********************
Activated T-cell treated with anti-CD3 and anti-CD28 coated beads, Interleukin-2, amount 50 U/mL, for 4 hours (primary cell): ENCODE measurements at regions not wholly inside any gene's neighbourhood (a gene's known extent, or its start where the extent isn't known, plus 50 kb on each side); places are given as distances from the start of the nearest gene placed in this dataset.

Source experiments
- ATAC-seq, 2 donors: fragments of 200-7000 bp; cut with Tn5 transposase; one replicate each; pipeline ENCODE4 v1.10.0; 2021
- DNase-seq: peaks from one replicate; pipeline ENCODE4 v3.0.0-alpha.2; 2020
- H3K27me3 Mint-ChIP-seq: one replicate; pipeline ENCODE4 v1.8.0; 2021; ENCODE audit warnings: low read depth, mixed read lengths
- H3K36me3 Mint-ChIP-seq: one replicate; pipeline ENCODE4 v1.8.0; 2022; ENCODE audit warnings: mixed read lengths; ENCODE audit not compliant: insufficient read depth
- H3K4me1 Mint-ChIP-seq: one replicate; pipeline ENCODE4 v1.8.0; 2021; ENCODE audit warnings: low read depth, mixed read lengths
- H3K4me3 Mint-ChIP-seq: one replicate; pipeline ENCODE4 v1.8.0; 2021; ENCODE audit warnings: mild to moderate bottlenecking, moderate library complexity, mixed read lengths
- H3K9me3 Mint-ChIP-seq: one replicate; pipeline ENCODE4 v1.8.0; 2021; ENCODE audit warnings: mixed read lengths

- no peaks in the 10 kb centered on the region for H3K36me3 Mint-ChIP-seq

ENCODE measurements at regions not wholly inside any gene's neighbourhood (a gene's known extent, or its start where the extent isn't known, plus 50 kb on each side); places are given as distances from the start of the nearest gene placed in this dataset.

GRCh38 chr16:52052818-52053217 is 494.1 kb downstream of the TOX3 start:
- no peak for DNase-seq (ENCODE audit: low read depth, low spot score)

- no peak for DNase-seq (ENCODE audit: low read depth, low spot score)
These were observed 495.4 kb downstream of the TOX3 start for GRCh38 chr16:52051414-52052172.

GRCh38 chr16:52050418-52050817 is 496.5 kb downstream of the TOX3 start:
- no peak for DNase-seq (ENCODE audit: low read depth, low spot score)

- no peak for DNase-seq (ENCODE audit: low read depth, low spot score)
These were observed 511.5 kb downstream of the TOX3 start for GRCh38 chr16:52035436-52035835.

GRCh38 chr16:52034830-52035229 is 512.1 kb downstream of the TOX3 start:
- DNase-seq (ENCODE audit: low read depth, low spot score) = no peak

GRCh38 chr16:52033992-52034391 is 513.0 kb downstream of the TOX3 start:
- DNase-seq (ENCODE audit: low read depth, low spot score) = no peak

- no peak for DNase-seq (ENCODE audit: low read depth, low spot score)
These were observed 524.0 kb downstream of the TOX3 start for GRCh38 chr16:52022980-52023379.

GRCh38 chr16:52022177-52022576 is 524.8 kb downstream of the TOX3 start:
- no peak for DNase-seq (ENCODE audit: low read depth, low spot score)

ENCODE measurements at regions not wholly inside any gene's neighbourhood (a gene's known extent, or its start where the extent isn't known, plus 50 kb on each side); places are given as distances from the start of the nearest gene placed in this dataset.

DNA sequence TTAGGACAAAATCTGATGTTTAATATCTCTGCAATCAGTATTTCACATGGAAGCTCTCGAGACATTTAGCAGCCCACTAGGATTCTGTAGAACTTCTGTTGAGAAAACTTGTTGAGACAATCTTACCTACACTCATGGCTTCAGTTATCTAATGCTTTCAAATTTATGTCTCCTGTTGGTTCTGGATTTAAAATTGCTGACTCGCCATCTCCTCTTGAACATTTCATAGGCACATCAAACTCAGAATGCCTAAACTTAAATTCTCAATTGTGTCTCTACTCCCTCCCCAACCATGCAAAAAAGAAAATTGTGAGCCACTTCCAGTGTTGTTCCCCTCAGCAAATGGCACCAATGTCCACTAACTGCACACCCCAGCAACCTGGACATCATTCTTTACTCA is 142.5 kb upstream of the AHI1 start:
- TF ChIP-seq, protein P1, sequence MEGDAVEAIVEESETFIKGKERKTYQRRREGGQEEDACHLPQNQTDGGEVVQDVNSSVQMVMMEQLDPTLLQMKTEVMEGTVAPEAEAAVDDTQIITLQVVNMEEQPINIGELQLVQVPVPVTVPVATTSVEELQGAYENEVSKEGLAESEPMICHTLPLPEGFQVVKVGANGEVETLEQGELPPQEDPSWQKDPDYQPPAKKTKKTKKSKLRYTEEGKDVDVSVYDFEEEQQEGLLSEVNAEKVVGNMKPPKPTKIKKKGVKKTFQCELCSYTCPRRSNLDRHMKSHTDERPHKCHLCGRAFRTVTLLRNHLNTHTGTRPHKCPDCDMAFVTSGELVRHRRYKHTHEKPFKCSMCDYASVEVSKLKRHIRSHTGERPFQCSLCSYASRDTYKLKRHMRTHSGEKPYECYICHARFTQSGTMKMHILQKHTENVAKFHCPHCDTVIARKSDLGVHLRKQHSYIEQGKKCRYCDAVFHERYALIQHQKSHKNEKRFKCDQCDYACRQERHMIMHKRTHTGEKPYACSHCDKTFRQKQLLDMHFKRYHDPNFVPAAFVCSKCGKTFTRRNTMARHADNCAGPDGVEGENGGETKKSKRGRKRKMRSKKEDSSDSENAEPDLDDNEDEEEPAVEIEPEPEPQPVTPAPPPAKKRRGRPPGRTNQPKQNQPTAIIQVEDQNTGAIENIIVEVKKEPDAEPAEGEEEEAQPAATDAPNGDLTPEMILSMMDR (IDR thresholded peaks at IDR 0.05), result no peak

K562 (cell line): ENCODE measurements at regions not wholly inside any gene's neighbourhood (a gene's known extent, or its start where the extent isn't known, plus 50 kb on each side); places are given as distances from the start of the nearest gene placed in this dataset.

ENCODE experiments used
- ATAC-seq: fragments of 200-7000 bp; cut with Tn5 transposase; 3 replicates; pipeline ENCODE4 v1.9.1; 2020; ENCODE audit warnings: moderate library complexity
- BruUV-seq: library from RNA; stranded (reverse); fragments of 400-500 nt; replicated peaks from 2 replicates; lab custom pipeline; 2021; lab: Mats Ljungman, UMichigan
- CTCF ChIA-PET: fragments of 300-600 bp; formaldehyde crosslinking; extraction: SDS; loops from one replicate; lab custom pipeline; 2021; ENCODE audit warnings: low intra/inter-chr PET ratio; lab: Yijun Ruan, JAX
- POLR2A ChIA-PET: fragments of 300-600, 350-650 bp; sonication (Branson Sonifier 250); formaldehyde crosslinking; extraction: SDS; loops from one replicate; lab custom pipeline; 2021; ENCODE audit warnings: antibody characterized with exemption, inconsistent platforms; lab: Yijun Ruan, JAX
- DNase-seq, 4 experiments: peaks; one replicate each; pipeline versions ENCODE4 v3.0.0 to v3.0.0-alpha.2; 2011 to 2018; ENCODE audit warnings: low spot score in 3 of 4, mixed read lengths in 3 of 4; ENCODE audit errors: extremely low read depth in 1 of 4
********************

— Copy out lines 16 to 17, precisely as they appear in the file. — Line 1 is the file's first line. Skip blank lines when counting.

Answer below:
GRCh38 chr16:52050418-52050817 is 496.5 kb downstream of the TOX3 start:
- no peak for DNase-seq (ENCODE audit: low read depth, low spot score)